"For you have delivered my soul from death, my eyes from tears, my feet from stumbling; I will walk before the LORD in the land of the living." Psalm 116:8&9

Friday, October 15, 2010

Telling William Daddy Died

Note: This is a post I have hesitated to write. It is about an extremely personal and painful moment in my life and in the life of my son. I share it, not to appease your curiosity or to elicit an emotional response or gain attention. In the last several weeks I have interacted with several people who have experienced loss and had to explain death to a young child. While I am not an expert on the subject, I have walked that very difficult road. My hope and prayer in sharing our story is that it would be a help to those who will also have to walk that road.  

I had to tell my three-year-old son that his daddy had died. It was one of the most difficult and painful things I have ever had to do. It isn't something you prepare for, study for or gather advice for. Tragedy strikes and it has to be done. Here is how it played out for our family:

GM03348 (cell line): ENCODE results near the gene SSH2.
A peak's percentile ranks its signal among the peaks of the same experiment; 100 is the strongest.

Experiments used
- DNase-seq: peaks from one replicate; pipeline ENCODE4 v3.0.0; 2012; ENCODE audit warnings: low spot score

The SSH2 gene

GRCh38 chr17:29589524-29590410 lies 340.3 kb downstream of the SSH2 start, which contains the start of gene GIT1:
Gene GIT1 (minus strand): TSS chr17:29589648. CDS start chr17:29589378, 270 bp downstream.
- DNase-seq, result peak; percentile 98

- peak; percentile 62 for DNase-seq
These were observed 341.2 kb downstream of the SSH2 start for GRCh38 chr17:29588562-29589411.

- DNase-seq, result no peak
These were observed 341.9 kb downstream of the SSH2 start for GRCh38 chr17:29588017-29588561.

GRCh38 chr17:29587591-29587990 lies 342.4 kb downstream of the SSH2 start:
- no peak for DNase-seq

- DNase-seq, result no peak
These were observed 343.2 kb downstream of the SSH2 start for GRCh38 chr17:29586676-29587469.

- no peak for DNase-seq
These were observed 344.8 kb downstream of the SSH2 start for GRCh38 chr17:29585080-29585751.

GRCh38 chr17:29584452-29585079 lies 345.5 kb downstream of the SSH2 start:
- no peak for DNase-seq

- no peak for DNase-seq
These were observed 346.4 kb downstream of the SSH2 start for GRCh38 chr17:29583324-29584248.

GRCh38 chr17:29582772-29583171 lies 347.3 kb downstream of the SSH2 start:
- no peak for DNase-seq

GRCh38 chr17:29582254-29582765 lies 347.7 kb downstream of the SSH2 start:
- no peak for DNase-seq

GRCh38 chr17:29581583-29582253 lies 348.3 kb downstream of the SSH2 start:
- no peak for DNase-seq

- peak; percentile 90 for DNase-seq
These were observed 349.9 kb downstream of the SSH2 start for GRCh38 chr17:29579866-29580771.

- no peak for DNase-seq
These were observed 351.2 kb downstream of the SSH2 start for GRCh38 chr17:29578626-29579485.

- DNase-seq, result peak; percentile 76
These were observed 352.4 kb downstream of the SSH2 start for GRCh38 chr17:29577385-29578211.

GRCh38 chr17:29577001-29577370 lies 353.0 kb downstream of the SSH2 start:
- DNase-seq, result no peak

Who: I had to decide two things in deciding the "who" of our story. Who would tell William about Barry's death? Who would be in the room when he was told? To be honest, these were easy decisions for me to make. I strongly felt that it was my job to tell William. I am his mother. In losing Barry, I became solely responsible for his life and his raising. This was a defining moment in his life and I would be the one to walk through it with him. I also strongly felt that it was an extremely personal moment that was for us alone. No one else was allowed to be in the house when I told William. (Yes, that means I asked everyone to leave for an hour.) I wanted us to be alone for two reasons. First, William is extremely social and sensitive. I did not want him to be influenced by others' emotions and reactions. Second, I wanted him to have the freedom to say, feel and react in any way he needed to without fearing what everyone else in the room would do.  

When: Barry died in the morning. I hadn't slept in over 72 hours. So after we finished everything at the hospital, I went to my parents' house to take a nap. I knew I would need sleep to be able to think clearly and control my emotions when I told William. I also knew that once I told him, I would need to be available to answer questions and comfort him. I couldn't just tell him and disappear. So I slept first. Then, that evening, we had the conversation.

Where: I told William in our home. I wanted to tell him somewhere safe and somewhere where I could control the situation. I told him in our living room. It is a "neutral" room for him that he doesn't spend a lot of time in. I chose to tell him there because I did not want to attach negative memories to his bedroom - a place we had spent a great deal of time and effort to make a safe and peaceful place for him or his playroom.